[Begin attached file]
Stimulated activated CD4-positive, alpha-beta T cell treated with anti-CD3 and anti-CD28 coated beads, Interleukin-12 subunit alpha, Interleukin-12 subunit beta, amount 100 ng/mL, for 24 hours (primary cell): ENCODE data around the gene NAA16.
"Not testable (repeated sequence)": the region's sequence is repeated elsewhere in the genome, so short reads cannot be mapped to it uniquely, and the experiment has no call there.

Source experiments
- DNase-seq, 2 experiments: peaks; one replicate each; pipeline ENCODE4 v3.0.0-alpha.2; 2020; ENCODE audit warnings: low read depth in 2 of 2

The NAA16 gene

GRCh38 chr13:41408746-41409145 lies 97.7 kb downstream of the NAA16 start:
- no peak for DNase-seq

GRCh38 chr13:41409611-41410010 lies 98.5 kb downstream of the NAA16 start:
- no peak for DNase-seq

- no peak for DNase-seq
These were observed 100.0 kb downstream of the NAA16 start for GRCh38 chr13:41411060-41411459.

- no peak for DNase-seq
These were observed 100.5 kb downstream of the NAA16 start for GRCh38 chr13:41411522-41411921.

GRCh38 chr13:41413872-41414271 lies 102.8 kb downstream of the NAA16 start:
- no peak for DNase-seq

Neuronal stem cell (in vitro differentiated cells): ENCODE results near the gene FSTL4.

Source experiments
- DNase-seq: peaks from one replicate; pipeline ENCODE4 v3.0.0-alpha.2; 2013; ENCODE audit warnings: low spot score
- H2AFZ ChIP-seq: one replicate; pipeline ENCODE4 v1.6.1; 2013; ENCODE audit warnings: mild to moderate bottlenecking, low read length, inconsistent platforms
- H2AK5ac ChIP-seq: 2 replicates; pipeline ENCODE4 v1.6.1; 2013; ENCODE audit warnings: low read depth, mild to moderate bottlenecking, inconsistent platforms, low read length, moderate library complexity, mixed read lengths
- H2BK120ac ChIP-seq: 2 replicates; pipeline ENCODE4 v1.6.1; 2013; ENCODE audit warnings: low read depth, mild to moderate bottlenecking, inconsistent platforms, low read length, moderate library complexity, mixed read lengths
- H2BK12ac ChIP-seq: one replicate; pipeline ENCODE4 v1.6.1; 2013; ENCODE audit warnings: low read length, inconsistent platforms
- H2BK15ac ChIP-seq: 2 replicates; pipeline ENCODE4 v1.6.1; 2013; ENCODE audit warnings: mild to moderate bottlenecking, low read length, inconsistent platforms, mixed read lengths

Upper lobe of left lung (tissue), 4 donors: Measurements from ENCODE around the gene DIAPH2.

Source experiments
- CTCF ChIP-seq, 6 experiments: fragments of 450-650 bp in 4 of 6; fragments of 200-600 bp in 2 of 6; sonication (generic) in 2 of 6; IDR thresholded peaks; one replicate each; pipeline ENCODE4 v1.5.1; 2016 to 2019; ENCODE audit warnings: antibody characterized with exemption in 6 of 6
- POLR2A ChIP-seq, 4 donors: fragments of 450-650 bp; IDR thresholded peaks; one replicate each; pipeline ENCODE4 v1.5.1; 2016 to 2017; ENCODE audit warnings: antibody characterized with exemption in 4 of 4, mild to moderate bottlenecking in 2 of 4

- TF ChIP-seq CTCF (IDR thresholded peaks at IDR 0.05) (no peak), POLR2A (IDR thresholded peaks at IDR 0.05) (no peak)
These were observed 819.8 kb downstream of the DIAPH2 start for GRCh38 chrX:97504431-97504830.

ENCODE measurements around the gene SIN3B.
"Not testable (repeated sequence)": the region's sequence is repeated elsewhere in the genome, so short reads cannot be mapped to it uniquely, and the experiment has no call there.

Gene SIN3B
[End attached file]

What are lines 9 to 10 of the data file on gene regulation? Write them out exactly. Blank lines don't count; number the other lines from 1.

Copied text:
- no peak for DNase-seq

- no peak for DNase-seq